By Christian Duffin
Nicotine nasal spray, along with brief support, is effective at encouraging smokers to quit, UK researchers have found.
In a randomised controlled trial twice as many patients prescribed a nicotine nasal spray as nicotine replacement therapy had quit smoking compared with those who took a placebo.
Researchers from Cancer Research UK randomised 761 heavy smokers at 27 English general practices to 12 weeks of treatment with either brief support and nicotine nasal spray or a placebo.
The spray contained 50ml nicotine delivered in 0.5mg doses per spray, which smokers were advised to use whenever they felt cravings, up to maximum of 3 doses per hour.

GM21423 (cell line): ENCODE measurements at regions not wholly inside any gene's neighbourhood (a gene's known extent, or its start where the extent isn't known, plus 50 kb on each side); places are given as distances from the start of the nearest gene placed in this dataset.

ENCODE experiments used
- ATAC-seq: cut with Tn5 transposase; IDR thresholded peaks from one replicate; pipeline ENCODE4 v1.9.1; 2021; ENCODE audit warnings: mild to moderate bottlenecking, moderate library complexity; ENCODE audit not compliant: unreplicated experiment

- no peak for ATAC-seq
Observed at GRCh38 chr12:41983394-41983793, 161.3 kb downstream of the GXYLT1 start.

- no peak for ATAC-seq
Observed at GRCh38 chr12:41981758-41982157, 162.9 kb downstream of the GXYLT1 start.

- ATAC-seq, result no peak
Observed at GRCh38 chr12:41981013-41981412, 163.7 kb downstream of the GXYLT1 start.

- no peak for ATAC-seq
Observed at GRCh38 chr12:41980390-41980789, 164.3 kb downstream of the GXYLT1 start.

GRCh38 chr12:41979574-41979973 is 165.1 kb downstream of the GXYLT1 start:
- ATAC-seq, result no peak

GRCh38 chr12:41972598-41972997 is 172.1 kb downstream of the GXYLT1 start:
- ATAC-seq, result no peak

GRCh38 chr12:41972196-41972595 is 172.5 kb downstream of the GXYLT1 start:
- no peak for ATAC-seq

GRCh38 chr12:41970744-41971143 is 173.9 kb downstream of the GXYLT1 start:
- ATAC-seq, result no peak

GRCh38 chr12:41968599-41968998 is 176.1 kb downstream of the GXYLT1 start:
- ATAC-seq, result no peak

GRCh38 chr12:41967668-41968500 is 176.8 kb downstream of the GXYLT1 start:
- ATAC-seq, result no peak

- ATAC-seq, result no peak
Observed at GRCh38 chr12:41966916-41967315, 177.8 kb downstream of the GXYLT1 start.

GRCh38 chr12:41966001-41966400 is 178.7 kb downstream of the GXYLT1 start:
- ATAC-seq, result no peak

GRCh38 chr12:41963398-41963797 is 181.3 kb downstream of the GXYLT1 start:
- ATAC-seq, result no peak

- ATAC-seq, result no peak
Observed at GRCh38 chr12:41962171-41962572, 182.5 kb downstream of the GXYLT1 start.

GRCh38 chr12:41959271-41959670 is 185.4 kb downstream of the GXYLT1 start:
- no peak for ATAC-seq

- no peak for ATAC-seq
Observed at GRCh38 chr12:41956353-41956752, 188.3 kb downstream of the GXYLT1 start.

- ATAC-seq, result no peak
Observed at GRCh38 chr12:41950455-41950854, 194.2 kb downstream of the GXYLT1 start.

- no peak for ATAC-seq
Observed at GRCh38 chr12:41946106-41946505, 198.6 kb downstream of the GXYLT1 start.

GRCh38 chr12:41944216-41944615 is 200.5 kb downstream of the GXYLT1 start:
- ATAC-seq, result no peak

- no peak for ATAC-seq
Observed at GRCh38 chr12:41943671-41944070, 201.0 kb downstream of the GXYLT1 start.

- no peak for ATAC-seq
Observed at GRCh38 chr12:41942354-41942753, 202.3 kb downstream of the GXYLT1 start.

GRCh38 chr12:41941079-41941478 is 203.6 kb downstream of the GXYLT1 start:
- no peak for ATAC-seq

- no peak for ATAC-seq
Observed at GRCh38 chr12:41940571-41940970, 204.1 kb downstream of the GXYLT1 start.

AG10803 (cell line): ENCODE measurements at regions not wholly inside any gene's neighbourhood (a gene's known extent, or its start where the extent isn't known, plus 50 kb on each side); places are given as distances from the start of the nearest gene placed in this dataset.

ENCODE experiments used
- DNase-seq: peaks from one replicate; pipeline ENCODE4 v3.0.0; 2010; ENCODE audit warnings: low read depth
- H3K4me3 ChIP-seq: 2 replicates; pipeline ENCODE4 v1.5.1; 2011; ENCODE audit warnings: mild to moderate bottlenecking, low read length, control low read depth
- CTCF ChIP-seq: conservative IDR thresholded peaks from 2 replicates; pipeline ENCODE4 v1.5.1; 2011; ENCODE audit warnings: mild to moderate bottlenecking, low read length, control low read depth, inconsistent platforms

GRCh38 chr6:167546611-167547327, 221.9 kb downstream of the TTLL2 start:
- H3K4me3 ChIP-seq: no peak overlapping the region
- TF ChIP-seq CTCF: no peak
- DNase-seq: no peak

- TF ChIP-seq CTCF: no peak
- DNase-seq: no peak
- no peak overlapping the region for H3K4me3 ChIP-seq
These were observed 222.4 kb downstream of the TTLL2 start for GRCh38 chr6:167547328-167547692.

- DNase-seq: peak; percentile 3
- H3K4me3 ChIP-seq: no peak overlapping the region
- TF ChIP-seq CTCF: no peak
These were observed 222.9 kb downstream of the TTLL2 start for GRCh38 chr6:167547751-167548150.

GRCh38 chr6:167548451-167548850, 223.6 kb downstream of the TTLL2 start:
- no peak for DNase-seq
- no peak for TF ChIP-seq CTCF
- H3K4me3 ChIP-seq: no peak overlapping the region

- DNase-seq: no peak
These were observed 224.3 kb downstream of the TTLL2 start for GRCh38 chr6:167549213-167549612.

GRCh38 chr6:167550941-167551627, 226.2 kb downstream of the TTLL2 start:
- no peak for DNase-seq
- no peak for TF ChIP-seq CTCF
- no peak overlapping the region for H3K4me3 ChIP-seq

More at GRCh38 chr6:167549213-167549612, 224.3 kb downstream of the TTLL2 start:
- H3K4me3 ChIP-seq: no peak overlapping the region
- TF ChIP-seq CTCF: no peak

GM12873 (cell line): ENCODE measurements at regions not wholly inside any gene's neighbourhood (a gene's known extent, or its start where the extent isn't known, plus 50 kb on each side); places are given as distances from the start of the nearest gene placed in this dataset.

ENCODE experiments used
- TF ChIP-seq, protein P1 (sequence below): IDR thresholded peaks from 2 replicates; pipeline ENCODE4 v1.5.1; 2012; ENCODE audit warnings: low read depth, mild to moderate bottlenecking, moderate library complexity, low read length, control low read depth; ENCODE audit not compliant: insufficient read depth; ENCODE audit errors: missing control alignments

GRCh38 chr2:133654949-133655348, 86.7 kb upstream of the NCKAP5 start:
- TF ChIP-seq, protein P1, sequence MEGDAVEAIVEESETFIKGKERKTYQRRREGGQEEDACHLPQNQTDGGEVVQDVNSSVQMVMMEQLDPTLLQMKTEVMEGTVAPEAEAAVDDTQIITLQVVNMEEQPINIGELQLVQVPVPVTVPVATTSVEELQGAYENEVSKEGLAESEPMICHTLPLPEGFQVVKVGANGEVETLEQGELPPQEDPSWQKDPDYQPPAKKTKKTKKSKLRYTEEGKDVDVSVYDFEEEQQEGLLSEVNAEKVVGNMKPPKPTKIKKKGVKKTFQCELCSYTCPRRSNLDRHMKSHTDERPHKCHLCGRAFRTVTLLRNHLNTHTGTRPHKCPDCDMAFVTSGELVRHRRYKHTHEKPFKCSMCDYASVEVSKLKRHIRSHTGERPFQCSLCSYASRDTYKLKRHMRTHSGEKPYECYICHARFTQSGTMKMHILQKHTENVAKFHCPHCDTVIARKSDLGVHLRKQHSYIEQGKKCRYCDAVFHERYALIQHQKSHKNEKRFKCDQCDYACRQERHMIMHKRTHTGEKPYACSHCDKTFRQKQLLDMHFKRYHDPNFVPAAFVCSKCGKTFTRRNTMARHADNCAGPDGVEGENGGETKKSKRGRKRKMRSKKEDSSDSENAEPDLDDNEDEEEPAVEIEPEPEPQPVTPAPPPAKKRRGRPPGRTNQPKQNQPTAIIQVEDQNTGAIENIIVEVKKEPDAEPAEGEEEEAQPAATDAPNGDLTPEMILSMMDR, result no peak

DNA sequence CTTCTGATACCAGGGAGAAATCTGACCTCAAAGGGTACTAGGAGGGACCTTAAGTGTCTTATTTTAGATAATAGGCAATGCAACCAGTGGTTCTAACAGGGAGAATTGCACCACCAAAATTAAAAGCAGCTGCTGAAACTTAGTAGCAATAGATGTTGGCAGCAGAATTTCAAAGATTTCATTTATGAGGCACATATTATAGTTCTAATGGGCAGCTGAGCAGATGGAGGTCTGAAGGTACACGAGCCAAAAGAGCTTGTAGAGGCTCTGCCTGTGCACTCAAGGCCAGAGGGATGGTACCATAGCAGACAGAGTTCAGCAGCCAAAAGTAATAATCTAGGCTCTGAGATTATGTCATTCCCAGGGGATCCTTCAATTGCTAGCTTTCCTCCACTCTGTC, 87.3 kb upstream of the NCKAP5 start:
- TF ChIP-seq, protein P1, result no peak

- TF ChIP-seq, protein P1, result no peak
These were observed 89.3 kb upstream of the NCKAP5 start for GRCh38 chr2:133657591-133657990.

15.4% of smokers given a nasal spray had quit at the end of 12 weeks, compared with 6.7% of those on placebo. Quitting was defined as complete abstinence throughout weeks three to 12. But nasal spray users were more likely to report severe nausea and severe throat irritation than placebo users.
Study leader Dr John Stapleton, a statistician at University College London, concluded: ‘Our results give reassurance concerning the efficacy of the other nicotine replacement therapy formulations commonly prescribed, but untested in primary care.'
Addiction, 4 January 2011Nasal spray 'doubles quit rates'